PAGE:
How to Buy Cryptocurrency
On Mar 11, 2022
If you’re new to the crypto world, determining how to buy cryptocurrencies like Bitcoin, Dogecoin, Ethereum, etc might be difficult at first. Fortunately, learning the ropes is rather straightforward. You may begin investing in cryptocurrencies by doing the five simple steps outlined below.
1. Select a Broker or a Crypto Exchange
What is a Cryptocurrency Exchange?
A cryptocurrency exchange is a marketplace where buyers and sellers may trade cryptocurrencies. Exchanges frequently offer minimal costs, but they can have more complicated interfaces with many trading kinds and advanced performance charts, which can be frightening for beginning crypto investors.
Coinbase, Gemini, Binance, and eToro are some of the most well-known cryptocurrency exchanges. While the conventional trading interfaces of these organizations may be intimidating to newbies, particularly those with no prior experience trading stocks, they also provide user-friendly easy purchasing choices.
However, the convenience comes at a cost, since the beginner-friendly alternatives are significantly more expensive than purchasing the same cryptocurrency using each platform’s conventional trading interface. To save money, you may strive to learn enough to use regular trading platforms before – or soon after – making your first crypto buy.
An important note: if you’re new to cryptocurrency, ensure your exchange or brokerage of choice accepts fiat money transfers and purchases done in sterling. Some exchanges only allow you to buy cryptocurrency using another cryptocurrency, which means you’d have to locate another exchange to acquire the tokens your chosen exchange allows before you could start trading cryptocurrency on that platform.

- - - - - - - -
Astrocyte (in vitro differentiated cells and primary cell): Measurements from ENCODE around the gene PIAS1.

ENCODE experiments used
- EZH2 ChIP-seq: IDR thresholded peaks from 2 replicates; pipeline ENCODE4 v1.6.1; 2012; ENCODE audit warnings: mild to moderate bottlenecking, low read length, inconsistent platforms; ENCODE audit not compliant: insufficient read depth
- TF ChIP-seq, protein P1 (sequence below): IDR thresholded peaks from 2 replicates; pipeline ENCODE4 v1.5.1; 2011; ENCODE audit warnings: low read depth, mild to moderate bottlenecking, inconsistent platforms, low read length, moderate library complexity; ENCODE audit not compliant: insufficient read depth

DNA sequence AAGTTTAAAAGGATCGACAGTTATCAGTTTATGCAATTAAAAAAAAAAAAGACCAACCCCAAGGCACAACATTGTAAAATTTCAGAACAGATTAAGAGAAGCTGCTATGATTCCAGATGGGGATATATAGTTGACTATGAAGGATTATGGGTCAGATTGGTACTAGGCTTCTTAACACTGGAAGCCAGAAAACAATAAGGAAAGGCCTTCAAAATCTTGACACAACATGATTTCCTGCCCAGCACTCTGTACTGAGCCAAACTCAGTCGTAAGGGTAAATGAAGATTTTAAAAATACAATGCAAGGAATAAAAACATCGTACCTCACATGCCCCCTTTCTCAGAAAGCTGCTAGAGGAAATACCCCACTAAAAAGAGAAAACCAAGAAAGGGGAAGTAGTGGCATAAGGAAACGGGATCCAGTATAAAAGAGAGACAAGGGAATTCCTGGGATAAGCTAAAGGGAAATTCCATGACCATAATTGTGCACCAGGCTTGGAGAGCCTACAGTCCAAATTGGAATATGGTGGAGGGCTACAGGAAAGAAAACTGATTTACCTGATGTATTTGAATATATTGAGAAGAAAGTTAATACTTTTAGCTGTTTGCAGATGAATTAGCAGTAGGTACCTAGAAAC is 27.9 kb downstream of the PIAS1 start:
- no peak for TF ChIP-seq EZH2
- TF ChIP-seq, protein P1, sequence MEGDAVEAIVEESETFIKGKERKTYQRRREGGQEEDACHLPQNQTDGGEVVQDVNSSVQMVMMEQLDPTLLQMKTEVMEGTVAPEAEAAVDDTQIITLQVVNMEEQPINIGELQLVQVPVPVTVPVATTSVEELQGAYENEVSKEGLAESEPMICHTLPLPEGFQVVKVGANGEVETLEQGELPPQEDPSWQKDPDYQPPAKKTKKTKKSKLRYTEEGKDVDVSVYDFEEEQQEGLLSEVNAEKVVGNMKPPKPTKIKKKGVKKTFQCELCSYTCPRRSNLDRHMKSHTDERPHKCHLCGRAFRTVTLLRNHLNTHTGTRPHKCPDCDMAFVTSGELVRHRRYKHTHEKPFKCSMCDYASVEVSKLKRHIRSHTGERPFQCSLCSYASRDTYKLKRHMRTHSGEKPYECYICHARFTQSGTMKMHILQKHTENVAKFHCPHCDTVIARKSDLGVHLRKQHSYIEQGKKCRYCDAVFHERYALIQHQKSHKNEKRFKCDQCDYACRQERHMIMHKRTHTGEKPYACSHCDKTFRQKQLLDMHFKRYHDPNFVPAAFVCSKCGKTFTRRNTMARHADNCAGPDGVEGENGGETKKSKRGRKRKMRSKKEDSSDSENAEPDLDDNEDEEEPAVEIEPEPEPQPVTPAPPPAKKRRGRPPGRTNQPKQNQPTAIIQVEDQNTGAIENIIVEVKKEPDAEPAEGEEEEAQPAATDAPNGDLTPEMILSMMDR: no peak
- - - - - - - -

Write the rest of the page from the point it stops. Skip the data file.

What Is a Cryptocurrency Broker?
Cryptocurrency brokers simplify the process of obtaining cryptocurrency by providing simple interfaces that communicate with exchanges on your behalf. Some charge more than exchanges. Others claim to be “free,” while generating money by selling information on what you and other traders are buying and selling to huge brokerages or funds, or by failing to execute your deal at the best available market price.
While brokers are certainly handy, you should exercise caution when using them since you may encounter restrictions when transferring your bitcoin assets off the platform. Some, for example, do not allow you to move your crypto assets out of your account.
Although this may not appear to be a big concern, sophisticated crypto investors prefer to keep their money in crypto wallets for further protection. For further protection, some people opt for hardware crypto wallets that are not linked to the internet.
2. Register for and Verify Your Account
After you’ve decided on a cryptocurrency broker or exchange, you may sign up for an account. Depending on the platform and the amount you want to purchase, you may be required to prove your identity. This is a necessary step in preventing fraud and meeting regulatory standards.
You may be unable to purchase or trade cryptocurrencies until the verification procedure is completed. The platform may need a copy of your driver’s license or passport, as well as a selfie to confirm your look matches the documentation you provide.
3. Make a cash deposit to invest.
To purchase cryptocurrency, you must first ensure that you have funds in your account. You may fund your crypto account by connecting your bank account or making a payment with a debit or credit card (with the credit card option, be aware of hefty fees from your card issuer – see below).
You may have to wait a few days before you can utilize the money you deposit to acquire cryptocurrencies, depending on the exchange or broker and your funding method.